Keep it Simple

Many painting contractors express great resistance to developing systems for their business. One of the most common reasons I hear is that painting is too complex. There are too many variables involved and a painter must assess those variables to determine the proper course of action.

It is certainly true that there are many variables involved in painting a house. But this is not an argument against systems; it actually demonstrates the value of systems.

To illustrate, let us consider a typical exterior painting job performed by my company. The job consists of preparing and painting fascia, soffit, siding, doors, and windows. There is some minimal peeling on a few fascia boards, and several pieces of rotting siding that need to be replaced.

I strongly suspect that you could identify the steps required to prepare and paint this house, even with my minimal description. And I also strongly suspect that the order of your steps would be very similar to mine: Clean; scrape and sand the loose paint; replace the damaged wood; spot prime; caulk; paint. Further, I suspect that the steps for completing each of these tasks would also be similar. Why is this?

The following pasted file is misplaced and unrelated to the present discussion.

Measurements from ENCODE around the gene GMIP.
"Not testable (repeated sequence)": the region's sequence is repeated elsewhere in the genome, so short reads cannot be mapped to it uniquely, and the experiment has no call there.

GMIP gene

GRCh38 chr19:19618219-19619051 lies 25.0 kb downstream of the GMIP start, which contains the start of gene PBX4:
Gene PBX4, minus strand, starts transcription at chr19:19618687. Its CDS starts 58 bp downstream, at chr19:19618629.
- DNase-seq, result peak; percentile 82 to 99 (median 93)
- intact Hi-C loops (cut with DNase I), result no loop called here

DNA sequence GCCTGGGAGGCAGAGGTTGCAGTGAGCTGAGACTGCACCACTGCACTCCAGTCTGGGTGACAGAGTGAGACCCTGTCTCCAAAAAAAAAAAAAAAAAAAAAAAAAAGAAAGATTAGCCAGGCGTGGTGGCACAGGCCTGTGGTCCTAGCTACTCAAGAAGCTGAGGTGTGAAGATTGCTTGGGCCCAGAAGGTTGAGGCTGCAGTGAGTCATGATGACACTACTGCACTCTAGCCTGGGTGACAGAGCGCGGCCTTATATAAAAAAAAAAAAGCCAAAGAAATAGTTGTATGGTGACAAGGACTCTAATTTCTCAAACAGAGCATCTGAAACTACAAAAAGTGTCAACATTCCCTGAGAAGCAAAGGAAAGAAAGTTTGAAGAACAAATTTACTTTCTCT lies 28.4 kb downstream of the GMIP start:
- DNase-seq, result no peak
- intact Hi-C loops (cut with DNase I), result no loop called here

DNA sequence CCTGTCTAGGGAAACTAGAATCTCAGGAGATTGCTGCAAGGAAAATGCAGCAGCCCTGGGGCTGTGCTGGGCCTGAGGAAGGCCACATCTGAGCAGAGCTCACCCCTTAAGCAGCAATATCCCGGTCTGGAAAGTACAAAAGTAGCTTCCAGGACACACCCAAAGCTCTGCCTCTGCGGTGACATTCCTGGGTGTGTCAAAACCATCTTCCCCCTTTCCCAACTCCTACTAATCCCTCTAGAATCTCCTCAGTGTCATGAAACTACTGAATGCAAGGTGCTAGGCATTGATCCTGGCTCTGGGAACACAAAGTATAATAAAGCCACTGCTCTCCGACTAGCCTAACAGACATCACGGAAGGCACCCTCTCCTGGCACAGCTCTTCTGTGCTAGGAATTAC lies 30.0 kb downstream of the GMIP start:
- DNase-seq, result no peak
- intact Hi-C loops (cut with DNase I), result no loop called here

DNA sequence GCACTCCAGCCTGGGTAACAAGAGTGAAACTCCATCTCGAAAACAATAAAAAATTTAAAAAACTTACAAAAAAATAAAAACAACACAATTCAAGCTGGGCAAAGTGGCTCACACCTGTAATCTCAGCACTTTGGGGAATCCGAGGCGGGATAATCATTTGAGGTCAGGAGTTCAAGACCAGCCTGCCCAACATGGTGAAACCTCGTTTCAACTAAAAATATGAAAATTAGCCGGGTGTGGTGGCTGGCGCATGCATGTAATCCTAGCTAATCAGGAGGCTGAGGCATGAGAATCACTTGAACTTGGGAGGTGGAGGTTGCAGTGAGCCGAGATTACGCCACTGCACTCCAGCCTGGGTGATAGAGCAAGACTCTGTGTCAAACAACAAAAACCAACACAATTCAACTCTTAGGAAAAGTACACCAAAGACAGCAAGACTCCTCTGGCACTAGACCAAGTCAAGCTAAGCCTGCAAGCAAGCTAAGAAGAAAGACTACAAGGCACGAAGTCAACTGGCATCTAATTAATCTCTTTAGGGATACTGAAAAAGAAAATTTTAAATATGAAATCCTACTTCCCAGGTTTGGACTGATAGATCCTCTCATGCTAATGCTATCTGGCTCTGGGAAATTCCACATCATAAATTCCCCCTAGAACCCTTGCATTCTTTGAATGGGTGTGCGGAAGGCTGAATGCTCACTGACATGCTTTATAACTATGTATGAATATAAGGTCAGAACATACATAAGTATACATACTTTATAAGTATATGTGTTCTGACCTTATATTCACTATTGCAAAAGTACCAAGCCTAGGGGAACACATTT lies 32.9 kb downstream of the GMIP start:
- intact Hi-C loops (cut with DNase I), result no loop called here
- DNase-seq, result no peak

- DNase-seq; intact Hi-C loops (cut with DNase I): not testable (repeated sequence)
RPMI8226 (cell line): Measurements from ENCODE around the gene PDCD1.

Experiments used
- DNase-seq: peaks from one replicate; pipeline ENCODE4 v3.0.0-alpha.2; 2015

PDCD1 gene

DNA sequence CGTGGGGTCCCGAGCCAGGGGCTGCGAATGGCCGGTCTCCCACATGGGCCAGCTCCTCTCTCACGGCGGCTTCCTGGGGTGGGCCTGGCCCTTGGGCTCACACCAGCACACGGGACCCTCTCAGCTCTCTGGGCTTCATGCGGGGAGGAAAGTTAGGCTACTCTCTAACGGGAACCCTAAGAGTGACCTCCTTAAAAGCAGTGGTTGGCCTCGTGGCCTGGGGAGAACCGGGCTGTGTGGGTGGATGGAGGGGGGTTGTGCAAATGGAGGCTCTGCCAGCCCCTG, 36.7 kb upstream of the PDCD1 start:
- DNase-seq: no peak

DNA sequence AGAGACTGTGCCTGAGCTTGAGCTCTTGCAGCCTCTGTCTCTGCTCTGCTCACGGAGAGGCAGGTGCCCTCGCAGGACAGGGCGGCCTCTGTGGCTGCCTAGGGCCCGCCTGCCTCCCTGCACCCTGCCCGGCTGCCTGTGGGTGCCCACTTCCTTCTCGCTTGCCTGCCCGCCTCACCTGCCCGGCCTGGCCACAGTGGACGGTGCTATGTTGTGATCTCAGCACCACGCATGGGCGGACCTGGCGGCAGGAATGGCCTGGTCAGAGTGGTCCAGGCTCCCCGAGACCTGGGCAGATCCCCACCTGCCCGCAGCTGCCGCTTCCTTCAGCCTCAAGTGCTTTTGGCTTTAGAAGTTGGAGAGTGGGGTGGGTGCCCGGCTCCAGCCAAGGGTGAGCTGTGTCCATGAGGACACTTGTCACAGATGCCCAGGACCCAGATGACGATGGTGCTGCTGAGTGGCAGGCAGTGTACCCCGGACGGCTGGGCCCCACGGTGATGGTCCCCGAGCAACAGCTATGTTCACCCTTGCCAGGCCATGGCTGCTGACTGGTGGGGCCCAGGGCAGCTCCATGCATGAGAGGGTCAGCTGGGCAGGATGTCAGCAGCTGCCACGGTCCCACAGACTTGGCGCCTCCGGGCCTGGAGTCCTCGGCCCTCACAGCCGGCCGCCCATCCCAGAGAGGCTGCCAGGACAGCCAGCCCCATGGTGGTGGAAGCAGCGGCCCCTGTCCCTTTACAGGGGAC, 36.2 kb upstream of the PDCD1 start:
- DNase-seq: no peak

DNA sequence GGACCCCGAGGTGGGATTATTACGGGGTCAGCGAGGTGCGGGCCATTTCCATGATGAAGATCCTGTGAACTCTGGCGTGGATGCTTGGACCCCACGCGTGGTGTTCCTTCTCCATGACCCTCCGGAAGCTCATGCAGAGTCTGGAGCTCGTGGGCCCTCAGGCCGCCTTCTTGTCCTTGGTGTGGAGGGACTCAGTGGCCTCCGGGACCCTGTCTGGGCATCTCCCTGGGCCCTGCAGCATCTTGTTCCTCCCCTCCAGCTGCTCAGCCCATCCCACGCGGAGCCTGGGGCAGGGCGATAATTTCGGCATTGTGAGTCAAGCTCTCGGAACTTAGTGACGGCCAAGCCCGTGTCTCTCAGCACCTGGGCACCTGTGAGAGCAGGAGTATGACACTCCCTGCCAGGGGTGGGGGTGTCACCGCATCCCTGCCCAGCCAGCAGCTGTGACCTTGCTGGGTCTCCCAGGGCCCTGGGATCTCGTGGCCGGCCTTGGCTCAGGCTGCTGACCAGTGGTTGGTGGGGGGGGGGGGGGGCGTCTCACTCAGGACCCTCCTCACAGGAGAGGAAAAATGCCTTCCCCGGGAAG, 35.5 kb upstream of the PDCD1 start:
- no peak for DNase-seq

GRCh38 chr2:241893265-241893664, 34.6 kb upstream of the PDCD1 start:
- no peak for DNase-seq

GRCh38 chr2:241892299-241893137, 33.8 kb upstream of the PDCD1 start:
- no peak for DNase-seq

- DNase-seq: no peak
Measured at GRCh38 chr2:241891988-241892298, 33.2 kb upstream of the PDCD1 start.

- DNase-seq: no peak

Even with all of the complexity involved in painting a house, there are certain tasks that must be performed in a certain order. (There may be some options, such as replacing damaged wood before scraping and sanding.) If we don’t complete these tasks, or do them in an improper order, we will not get the desired results.

You might think, “But every job is different. It isn’t as easy as A, B, C. Often, once we start the job we have to re-evaluate and modify our approach.” While this last is true, it doesn’t refute my point.

The process of re-evaluating requires certain steps. The process of identifying the specific conditions of the job requires certain steps. The process of deciding the best course of action requires certain steps. Indeed, everything associated with the job requires certain steps.

To a young child, learning to tie his shoes is a very complicated endeavor. He must learn specific steps and then master the physical skills involved. When he does this, what was once a complex process becomes quite easy. The same is true of painting a house.

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